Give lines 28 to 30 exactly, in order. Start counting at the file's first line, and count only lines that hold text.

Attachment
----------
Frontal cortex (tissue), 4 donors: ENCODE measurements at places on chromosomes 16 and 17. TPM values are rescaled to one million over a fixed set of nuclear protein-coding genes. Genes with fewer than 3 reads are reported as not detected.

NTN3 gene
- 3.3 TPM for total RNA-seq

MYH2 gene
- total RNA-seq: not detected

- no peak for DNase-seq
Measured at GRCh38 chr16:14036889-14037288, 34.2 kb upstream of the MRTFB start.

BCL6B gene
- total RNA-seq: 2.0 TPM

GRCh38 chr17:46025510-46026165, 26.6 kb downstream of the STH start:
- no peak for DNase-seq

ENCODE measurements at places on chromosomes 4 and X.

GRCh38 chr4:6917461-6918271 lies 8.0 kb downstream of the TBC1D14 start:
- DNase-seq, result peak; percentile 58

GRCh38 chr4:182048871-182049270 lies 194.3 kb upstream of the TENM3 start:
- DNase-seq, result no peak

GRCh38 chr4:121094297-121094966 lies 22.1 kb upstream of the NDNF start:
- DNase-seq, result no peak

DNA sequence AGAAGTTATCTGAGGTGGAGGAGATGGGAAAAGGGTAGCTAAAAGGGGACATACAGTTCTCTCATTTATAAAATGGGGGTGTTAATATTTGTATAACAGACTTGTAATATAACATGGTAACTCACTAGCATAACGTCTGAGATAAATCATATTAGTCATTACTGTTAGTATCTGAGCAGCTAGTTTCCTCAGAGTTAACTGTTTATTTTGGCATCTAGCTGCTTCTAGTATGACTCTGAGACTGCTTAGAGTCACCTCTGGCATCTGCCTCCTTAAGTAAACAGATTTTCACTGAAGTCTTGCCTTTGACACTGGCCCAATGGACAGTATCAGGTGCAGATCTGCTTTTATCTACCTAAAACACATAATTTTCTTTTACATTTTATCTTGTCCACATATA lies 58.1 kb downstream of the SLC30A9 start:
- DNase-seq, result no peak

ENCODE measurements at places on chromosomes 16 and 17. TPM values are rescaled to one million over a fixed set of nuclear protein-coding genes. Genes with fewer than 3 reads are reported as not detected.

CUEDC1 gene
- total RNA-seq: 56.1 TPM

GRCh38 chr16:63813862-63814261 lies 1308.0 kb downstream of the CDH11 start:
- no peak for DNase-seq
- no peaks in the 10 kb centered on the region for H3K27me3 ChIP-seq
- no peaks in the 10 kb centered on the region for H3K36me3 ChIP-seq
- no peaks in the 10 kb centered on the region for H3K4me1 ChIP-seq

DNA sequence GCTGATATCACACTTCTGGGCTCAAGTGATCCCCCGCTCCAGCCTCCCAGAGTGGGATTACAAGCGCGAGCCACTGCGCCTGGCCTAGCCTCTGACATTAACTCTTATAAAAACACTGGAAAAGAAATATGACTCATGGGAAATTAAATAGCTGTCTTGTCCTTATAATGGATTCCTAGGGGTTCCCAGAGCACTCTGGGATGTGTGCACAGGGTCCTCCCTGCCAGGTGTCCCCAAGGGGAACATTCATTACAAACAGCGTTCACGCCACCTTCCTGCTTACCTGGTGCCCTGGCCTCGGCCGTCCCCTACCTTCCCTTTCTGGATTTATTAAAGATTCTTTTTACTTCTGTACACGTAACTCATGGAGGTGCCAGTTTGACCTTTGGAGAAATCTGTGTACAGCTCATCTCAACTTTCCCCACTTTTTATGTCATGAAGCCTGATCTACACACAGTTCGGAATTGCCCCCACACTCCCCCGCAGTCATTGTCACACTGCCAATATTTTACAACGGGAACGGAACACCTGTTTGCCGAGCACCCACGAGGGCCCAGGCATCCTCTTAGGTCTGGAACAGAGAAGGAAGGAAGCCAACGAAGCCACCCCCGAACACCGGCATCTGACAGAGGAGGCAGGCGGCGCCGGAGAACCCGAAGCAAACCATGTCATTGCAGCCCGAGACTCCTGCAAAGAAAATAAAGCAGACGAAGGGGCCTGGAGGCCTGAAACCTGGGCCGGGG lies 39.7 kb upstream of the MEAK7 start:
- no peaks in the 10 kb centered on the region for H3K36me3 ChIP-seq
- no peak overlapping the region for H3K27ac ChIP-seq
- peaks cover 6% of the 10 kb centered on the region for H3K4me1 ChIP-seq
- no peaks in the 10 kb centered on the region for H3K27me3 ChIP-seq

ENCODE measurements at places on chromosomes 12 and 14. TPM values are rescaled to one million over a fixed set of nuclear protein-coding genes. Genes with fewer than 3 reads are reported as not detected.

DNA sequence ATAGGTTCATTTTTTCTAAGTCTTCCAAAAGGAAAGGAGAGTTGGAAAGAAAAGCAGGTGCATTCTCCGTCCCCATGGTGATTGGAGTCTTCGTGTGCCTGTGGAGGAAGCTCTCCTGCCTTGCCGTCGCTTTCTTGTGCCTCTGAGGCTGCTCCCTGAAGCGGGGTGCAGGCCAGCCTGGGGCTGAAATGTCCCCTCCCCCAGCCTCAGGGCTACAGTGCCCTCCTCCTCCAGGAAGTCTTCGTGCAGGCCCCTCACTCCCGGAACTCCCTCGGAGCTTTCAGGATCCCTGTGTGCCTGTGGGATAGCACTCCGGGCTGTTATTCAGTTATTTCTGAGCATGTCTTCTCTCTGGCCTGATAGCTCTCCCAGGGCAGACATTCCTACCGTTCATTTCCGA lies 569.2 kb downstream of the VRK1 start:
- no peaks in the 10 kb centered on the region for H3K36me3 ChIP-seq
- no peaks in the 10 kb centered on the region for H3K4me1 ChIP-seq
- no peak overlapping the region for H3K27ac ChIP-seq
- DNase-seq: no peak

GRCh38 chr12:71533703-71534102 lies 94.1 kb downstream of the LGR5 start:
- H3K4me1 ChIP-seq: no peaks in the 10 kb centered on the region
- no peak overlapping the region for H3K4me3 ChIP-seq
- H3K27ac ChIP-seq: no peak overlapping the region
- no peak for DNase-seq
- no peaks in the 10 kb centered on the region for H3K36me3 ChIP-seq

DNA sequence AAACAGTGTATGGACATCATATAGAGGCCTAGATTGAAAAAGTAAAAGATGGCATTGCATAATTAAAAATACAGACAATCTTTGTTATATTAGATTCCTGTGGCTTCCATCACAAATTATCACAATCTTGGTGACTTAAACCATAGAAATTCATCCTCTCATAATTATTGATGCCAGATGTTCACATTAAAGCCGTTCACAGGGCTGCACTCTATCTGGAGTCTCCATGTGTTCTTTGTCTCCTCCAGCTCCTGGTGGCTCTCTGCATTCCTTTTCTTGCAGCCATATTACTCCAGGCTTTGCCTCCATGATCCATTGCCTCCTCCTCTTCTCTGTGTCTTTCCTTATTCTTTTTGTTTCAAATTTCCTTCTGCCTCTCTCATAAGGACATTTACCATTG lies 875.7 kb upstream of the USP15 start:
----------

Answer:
- no peaks in the 10 kb centered on the region for H3K4me1 ChIP-seq

DNA sequence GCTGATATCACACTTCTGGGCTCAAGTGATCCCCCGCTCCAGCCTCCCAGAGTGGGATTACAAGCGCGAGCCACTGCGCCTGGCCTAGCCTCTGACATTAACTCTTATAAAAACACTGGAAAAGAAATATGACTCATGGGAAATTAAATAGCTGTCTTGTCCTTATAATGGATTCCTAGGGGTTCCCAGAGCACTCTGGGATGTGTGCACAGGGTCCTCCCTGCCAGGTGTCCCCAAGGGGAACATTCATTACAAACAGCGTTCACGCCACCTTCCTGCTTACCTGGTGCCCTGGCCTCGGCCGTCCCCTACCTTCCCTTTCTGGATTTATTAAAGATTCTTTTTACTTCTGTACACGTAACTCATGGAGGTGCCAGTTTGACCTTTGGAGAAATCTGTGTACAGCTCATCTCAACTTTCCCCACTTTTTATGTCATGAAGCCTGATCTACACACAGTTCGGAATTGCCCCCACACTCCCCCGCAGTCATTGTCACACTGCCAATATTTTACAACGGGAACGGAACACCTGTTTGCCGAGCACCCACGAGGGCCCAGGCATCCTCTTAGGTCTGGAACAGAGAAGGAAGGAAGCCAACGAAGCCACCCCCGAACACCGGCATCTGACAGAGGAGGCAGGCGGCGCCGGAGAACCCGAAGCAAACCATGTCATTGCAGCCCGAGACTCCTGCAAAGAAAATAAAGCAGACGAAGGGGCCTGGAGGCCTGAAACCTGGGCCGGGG lies 39.7 kb upstream of the MEAK7 start:
- no peaks in the 10 kb centered on the region for H3K36me3 ChIP-seq